And if the notion of a collection of rich guys in suits sitting around a board room screwing up a perfectly good system by fixing something that ain’t broke sounds familiar, the same thing is happening in the NFL. Somehow in spite of themselves, the NFL owners — that collection of crazy old coots, savvy businessmen and Lucky Sperm Club members — somehow managed to get it right. Like the college basketball tournament, they had the whole league set up just right. Thirty-two teams in eight divisions playing a rotating schedule of 16 games with a bye week thrown in the middle. In each conference, two teams get byes, two host home games, and two wild cards have to go on the road. It all makes sense, like an ecosystem that’s struck a harmonious balance.
Sooo … naturally the owners want to ruin it with this preposterous 18-game schedule that no one but they and the Amalgamated Association of Third-String Quarterbacks want. They can claim that they took that proposal off the table, but they didn’t fling it out the window into the dumpster, so you and I both know it’ll be back soon. Along with the other trial balloons they’ve floated: expanded playoffs and adding a team or two.
In fairness, I suppose I shouldn’t call the NCAAs or the NFL “perfect.” But they’ve gotten it as close to perfect as any organization in sports. And I’ve seen the others screw themselves up, and it’s always due to simple, blind, thoughtless greed. The NHL and the NBA in particular, who have made entire months out of their schedule completely irrelevant and created teams that are hard to believe exist. (Has anyone actually seen the Columbus Blue Jackets play?) I think the baseball wild card system has been a wild success, despite the fact that insufferable traditionalists like Bob Costas poured gasoline over their heads and threatened to immolate themselves with their Mickey Mantle rookie cards. But MLB is talking about adding more teams to the playoffs, almost guaranteeing the first Thanksgiving World Series game. And enough is e-friggin-nough.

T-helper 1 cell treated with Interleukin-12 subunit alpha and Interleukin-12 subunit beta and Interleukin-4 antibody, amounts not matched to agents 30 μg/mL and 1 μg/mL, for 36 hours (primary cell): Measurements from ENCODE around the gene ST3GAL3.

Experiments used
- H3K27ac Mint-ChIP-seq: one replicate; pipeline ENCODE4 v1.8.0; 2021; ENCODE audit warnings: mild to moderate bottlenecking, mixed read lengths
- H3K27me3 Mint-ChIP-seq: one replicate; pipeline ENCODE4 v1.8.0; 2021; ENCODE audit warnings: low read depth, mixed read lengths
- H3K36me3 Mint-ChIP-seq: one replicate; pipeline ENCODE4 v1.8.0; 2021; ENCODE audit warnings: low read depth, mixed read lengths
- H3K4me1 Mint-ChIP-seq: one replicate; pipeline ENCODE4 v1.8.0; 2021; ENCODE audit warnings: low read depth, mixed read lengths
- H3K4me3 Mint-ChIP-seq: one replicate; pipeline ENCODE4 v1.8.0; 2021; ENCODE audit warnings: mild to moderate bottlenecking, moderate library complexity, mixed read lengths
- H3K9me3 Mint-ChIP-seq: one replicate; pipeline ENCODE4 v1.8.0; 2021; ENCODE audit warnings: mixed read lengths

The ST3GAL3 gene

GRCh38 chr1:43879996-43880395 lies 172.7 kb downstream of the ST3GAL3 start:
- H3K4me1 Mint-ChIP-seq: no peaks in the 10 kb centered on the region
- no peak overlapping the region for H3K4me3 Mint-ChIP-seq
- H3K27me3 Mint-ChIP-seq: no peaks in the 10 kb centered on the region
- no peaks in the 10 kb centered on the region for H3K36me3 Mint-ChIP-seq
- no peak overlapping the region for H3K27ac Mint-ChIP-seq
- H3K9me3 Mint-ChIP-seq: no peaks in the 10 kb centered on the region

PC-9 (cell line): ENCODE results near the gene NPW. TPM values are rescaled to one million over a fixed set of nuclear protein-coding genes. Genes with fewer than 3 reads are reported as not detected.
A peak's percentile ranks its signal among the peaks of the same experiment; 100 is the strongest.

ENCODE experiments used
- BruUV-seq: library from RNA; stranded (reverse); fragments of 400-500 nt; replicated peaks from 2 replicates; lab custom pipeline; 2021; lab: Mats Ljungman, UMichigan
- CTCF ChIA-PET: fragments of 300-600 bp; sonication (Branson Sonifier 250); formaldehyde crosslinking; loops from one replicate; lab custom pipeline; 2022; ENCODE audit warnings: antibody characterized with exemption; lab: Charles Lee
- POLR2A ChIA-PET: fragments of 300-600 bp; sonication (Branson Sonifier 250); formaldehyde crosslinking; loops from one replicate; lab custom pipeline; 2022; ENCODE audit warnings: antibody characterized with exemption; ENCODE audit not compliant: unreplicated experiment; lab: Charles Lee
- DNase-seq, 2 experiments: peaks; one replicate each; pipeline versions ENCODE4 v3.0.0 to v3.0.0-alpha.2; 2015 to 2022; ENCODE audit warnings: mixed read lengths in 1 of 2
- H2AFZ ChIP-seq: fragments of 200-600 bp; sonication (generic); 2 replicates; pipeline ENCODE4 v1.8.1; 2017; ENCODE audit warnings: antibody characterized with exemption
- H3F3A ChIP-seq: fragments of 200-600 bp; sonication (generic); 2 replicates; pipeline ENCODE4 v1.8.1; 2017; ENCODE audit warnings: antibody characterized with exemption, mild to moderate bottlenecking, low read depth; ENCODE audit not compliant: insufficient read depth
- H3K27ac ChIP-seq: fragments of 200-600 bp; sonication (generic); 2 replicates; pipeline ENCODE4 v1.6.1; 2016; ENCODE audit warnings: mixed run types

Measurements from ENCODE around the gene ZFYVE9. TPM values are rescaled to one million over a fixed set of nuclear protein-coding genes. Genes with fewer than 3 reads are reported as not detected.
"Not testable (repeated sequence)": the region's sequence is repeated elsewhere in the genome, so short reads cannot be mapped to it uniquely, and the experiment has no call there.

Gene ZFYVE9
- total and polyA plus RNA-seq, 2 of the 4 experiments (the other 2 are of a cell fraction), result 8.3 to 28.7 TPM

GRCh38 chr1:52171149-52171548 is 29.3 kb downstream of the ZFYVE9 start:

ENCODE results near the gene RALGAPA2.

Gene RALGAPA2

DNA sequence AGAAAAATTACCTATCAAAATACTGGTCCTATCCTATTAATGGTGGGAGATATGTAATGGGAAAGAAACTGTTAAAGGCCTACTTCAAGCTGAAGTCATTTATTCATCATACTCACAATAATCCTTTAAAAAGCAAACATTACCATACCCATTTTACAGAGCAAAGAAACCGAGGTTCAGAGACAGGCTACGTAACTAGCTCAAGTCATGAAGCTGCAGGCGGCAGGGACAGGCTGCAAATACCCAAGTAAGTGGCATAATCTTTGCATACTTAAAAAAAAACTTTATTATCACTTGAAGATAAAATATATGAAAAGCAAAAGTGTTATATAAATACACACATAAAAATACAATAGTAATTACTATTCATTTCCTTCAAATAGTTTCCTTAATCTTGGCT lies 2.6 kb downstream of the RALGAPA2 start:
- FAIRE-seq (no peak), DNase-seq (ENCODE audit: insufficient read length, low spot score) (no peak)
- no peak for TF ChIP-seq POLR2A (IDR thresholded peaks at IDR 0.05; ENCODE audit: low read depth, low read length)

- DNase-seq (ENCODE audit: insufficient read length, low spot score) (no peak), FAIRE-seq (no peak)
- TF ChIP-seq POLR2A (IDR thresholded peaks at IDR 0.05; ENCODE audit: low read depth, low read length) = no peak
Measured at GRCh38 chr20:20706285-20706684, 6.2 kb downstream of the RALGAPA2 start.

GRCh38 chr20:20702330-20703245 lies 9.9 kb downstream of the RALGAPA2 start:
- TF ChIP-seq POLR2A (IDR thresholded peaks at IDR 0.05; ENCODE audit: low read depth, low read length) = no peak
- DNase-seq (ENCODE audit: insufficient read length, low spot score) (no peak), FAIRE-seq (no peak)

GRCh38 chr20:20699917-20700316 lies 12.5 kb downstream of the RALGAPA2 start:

I’ve watched probably a hundred different shows about the making of “Jaws,” which is probably my favorite movie ever. And they always include the interview with producer Daryl Zanuck, who got worried because after the film was done and they realized they had a masterpiece on their hands, Steven Spielberg kept tinkering with it. Adding a scene, deleting some, shooting new footage. And Zanuck told him “Steven, you have to stop or you’re going to improve this thing into a failure.”
So, too, the NCAA basketball committee: On behalf of everyone who loves this tournament … not just likes it but loves it … knock off messing around with this thing until you improve it into the BCS system.
Follow Jerry on Twitter @jerrythornton1.